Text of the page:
A POLICY statement published yesterday evening (Tuesday February 18) announced that changes to the UK's immigration system will not include a visa option for low-skilled migrant workers after Brexit.

The Government has said employers "will need to adjust".

The statement outlines plans for a new points-based system after freedom of movement ends, and says the economy needs to move away from a reliance on "cheap labour from Europe".

£25,600 will be the new minimum salary threshold for skilled migrants coming to the UK with a job offer.

The NFU has responded, expressing serious concerns about the government’s failure to recognise British food and farming’s needs within its proposed immigration policy.

NFU president Minette Batters said: “As the UK’s largest manufacturing sector, British food and farming is at the very core of our economy and any immigration policy must deliver for its needs.

“We have said repeatedly that for farm businesses it is about having the full range of skills needed – from pickers and packers to meat processors and vets – if we are to continue to deliver high quality, affordable food for the public. Failure to provide an entry route for these jobs will severely impact the farming sector.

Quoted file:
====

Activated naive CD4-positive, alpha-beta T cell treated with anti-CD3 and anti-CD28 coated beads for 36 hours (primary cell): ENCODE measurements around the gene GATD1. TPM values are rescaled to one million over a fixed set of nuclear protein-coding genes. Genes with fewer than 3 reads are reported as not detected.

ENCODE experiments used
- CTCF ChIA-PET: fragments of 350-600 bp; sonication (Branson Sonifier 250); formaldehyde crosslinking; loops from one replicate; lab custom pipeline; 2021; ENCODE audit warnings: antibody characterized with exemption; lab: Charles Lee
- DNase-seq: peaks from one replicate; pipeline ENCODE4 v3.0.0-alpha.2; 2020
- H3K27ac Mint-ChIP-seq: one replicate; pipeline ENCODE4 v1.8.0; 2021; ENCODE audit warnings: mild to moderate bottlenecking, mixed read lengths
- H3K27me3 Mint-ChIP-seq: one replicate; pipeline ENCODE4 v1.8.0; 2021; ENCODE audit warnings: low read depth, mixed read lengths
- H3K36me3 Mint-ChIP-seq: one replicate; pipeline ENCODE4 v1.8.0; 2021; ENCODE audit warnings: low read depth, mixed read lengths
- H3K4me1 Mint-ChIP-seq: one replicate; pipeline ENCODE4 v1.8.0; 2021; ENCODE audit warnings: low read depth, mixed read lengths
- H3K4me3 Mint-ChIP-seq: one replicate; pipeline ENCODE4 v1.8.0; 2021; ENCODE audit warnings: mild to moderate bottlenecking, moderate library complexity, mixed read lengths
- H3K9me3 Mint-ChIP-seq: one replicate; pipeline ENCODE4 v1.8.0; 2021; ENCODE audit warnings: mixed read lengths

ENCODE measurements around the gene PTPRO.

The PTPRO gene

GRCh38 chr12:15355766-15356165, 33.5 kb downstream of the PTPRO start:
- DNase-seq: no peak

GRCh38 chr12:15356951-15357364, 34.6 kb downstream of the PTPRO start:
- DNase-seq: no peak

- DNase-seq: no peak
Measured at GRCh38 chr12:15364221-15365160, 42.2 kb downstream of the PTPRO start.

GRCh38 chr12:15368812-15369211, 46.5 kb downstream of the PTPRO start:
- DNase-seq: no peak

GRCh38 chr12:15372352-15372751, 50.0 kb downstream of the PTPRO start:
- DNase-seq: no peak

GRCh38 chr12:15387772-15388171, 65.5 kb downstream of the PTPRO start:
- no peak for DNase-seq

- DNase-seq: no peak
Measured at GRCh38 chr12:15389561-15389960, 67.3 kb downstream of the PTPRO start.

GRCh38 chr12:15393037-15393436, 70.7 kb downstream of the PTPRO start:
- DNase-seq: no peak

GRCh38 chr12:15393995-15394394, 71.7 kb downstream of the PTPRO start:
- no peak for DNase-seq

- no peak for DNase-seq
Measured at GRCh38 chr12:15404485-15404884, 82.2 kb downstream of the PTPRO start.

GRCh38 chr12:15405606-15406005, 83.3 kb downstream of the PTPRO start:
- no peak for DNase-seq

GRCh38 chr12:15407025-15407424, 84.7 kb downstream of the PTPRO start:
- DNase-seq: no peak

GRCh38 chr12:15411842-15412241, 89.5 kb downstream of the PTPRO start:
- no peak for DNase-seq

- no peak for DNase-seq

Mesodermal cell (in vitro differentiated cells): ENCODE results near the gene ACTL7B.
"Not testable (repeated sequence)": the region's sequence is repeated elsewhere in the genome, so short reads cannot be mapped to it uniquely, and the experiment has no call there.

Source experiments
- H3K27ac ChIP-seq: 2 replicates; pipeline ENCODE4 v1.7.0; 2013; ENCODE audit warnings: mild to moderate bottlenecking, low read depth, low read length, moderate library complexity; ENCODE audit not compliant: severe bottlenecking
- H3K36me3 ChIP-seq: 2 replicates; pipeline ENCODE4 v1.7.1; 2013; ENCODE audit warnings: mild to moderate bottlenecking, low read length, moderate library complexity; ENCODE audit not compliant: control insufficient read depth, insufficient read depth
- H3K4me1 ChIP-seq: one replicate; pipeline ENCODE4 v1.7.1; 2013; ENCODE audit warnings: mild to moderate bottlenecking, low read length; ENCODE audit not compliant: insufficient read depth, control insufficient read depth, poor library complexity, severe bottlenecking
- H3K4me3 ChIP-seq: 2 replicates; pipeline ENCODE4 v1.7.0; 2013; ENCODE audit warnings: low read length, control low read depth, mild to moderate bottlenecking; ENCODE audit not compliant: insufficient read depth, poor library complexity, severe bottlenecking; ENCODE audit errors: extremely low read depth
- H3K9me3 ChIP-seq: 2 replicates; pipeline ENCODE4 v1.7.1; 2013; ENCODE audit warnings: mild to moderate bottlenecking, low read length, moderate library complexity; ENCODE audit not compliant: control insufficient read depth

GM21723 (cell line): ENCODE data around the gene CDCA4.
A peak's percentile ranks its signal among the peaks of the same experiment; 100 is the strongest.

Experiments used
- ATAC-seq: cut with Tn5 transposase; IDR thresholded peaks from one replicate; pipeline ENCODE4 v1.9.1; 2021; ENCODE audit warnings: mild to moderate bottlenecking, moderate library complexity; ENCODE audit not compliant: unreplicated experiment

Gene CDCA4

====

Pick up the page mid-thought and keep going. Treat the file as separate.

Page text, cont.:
The Government has also confirmed the expansion of the Seasonal Workers Pilot, which it says will quadruple the number of workers farms can recruit on a temporary basis from outside the EU this year to take up seasonal work.

Ms Batters said: “Although the expansion of the Seasonal Workers Scheme will ease some of the pressure for the coming season, growers remain very concerned about how they will recruit vitally important seasonal workers in future. We are urging Government to commit to delivering a full scheme for 2021, which will enable us to recruit the 70,000 seasonal workers needed on British fruit, veg and flower farms.

"It is ironic that the government on the one hand is encouraging more people to increase the amount of fruit and veg in diets, yet on the other hand making it harder for that fruit and veg to be produced in Britain.

“There are several issues within this proposed policy that need addressing, not least the incredibly short timeframe given for businesses to prepare, and we will be contributing to any consultation to ensure the views of Britain’s farmers are heard.”

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